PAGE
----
Polizzi V. Research on fungal growth and production of volatile fungal metabolites in relation with the “sick building syndrome.”[Ghent, Belgium]: Ghent University. Faculty of Bioscience Engineering; 2011.
MLA
Polizzi, Viviana. “Research on Fungal Growth and Production of Volatile Fungal Metabolites in Relation with the ‘Sick Building Syndrome’.” 2011 : n. pag. Print.
@phdthesis{1209780,
  abstract     = {In the last decades, the increasing reporting of non-specific symptoms experienced by the occupants of a building with poor indoor air quality, such as headache, nausea and irritation of skin, eyes and airways, has brought about the neologism Sick Building Syndrome (SBS). The causative agents of SBS are not identified but indoor dampness is consistently associated with a wide range of respiratory health effects, for which microorganisms are recognized as the main causal factors. 
In the first part of this research, 11 damp and moldy buildings were simultaneously sampled for the presence of mycotoxins and fungi to reveal their occurrence in indoor environments and for (microbial) volatile compounds ((M)VOCs) to evaluate their use as indicators of mold growth. Several techniques for (M)VOC sampling and air, surface and dust fungal samplings were applied. The presence of one or more mycotoxins was shown in 56 % of the analyzed samples, and some of these mycotoxins, relevant from a human health prospective, were significantly associated with respirable particles. In general, the presence of mycotoxins matched well with the isolated fungal species or strains in the same samples, showing that fungal isolations were well-performed. Concerning (M)VOC samplings, the finding of eight VOCs (out of 133) typically derived by fungal metabolism was achieved in two of the building samplings effectuated, including geranyl acetone, α-copaene and trans-calamenene. These three volatile compounds were successively shown to be characteristic for Aspergillus ustus strains, which were recovered from the same house. Another aim of this study was to highlight species- or genus-specific MVOCs or MVOC patterns suitable to be used in chemotaxonomy (attempt to classify and identify organisms according to their biochemical composition). Therefore, 255 fungal strains isolated from the 11 sampled buildings were analyzed for MVOC production after growth on a common artificial substrate (Malt Extract Agar, MEA) by means of SPME-GC-MS. In several cases, the value of MVOCs in chemotaxonomy could be demonstrated and the conclusions were supported by statistical analysis of the data. As a last task of this extensive study, five of the isolated fungi were selected for a detailed further study in which the MVOC production was investigated under several growth conditions, namely four temperatures, four relative humidity values, three substrates (MEA, wallpaper and plasterboard) and four inoculum concentrations. In parallel, the influence of these same conditions on the radial growth on MEA was tested to relate the metabolite production to the biomass present.  In general, fungal growth and MVOC production were more pronounced on MEA (as expected) while growth on the two building materials tested entailed the production of some characteristic compounds. The influence of temperature and relative humidity on growth and metabolism is different for different fungal species. Two main patterns of behavior were observed. Moreover, 6-pentyl-2-pyrone, the main MVOC produced by a Trichoderma atroviride strain, was tested for irritation of mucus membranes. The amounts of 6-pentyl-2-pyrone classified in the Slug Mucosal Irritation assay as irritating and damaging the mucosal membrane corresponded to a possible indoor contamination. Also, a collected extract of volatiles of Penicillium decumbens was tested for antifungal activity by means of three antifungal tests. The volatile metabolites (containing mainly (+)-thujopsene) inhibited the growth of five out of 16 fungi.},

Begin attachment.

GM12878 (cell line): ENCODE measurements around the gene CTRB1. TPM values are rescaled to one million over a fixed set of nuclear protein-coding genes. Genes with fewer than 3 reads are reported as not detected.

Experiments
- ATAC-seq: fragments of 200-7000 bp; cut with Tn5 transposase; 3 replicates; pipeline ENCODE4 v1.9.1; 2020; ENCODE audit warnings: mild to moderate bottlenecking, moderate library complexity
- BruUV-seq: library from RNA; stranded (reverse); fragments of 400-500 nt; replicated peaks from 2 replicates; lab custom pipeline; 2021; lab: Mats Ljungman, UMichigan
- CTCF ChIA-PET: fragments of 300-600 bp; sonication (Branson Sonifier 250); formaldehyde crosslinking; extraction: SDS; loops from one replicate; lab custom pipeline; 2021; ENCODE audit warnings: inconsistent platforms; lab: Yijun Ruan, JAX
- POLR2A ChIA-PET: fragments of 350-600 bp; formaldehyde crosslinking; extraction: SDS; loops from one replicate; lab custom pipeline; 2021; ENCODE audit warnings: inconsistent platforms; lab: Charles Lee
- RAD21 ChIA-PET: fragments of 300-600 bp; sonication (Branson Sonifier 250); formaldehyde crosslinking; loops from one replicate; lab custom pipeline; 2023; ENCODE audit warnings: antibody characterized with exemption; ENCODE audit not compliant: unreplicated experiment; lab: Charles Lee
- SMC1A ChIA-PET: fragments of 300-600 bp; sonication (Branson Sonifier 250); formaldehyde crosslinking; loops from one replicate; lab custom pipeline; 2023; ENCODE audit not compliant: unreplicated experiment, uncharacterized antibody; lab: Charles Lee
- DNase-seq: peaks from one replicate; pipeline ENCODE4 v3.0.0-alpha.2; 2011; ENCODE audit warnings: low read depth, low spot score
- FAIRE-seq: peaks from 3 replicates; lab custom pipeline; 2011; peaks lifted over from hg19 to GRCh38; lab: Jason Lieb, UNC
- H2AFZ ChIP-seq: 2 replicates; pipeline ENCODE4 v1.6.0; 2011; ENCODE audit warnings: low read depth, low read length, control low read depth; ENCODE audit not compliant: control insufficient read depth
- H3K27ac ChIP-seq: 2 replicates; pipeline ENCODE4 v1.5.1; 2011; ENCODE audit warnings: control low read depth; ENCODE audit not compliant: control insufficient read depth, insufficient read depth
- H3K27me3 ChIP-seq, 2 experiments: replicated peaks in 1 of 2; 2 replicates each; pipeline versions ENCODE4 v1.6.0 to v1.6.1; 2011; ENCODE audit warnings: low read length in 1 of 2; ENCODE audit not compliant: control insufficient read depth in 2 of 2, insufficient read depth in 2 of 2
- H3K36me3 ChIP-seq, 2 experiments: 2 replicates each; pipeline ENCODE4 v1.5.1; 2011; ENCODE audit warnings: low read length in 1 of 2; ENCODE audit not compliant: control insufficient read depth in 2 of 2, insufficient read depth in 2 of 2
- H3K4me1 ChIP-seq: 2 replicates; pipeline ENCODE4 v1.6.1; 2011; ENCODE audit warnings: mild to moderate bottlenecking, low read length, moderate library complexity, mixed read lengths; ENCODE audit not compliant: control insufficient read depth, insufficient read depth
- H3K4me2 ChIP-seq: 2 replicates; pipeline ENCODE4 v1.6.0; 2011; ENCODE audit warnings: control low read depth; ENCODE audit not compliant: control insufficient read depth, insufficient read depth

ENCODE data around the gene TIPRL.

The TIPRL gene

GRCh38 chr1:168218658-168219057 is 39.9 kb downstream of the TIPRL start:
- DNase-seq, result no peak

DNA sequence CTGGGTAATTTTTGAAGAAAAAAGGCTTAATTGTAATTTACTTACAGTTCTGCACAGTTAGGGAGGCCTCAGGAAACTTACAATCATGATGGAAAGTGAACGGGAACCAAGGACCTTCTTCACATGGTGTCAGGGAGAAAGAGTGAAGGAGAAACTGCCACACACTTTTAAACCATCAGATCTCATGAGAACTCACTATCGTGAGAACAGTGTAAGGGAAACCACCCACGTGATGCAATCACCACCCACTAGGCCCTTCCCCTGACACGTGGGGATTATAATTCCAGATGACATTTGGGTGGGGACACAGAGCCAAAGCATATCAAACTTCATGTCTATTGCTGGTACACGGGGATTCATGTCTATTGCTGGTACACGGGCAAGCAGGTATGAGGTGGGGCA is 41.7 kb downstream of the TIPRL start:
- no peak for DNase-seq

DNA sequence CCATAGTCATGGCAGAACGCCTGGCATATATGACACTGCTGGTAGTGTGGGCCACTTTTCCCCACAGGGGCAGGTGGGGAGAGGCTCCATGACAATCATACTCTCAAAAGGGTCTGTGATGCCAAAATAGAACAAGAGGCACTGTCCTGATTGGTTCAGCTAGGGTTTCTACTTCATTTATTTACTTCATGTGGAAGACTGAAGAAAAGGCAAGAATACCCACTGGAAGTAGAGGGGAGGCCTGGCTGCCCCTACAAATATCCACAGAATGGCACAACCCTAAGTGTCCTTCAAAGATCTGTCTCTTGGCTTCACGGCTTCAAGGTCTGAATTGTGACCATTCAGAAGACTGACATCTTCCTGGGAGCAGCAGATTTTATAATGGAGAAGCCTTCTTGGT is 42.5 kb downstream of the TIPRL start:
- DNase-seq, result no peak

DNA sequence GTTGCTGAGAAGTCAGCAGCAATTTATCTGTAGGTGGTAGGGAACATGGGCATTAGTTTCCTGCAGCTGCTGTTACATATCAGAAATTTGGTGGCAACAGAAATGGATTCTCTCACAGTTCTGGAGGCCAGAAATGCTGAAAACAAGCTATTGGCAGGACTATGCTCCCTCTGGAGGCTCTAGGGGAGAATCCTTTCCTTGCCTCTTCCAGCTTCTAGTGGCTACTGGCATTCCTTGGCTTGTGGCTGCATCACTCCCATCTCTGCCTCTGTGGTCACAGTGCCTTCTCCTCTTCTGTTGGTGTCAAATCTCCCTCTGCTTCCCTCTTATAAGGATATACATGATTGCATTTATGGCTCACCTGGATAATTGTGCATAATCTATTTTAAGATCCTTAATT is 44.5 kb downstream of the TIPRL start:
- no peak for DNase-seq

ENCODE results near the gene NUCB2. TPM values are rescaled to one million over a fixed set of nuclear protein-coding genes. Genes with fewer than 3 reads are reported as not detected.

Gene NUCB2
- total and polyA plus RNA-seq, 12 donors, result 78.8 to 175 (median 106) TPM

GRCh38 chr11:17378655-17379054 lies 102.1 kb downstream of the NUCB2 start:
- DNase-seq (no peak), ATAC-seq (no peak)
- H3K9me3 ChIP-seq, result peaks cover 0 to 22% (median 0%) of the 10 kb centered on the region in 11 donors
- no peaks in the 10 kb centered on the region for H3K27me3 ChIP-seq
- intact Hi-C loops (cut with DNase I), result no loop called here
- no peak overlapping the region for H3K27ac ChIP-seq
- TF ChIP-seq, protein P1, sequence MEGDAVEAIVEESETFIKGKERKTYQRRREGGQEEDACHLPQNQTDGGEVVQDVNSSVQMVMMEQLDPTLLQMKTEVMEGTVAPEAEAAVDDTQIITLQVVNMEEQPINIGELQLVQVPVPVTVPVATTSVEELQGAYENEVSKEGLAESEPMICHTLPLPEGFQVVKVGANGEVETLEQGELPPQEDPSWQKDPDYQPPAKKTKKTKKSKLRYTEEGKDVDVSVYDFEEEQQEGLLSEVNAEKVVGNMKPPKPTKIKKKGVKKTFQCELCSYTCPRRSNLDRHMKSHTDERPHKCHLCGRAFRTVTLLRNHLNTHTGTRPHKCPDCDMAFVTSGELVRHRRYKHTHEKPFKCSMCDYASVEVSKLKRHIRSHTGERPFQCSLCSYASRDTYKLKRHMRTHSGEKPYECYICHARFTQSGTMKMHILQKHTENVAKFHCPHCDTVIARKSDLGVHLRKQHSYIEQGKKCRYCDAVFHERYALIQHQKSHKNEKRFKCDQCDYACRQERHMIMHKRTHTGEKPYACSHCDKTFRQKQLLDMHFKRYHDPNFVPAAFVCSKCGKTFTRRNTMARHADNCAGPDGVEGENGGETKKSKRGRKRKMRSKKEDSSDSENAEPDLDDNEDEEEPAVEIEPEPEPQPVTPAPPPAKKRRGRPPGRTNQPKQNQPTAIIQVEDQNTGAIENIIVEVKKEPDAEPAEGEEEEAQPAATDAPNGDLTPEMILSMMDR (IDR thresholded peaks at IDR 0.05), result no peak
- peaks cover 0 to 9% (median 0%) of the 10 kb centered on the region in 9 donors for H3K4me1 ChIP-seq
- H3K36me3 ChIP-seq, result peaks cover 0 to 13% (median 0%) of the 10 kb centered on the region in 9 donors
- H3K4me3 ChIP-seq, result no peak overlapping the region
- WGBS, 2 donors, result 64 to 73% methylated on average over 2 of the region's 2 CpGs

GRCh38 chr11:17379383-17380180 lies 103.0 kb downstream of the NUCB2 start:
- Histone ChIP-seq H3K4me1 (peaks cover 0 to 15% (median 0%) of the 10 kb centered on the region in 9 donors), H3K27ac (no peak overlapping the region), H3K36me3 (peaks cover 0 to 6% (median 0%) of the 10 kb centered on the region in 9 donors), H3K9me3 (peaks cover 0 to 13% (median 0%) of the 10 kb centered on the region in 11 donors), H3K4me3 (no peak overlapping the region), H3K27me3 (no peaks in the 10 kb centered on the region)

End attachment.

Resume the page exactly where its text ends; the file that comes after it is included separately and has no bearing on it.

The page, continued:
author       = {Polizzi, Viviana},
  isbn         = {9789059894358},
  keywords     = {Microcial volatile organic compounds,Molds (microscopic fungi),mycotoxins,sick building syndrome,sesquiterpenes},
  language     = {eng},
  pages        = {206},
  publisher    = {Ghent University. Faculty of Bioscience Engineering},
  school       = {Ghent University},
  title        = {Research on fungal growth and production of volatile fungal metabolites in relation with the 'sick building syndrome'},
  year         = {2011},
}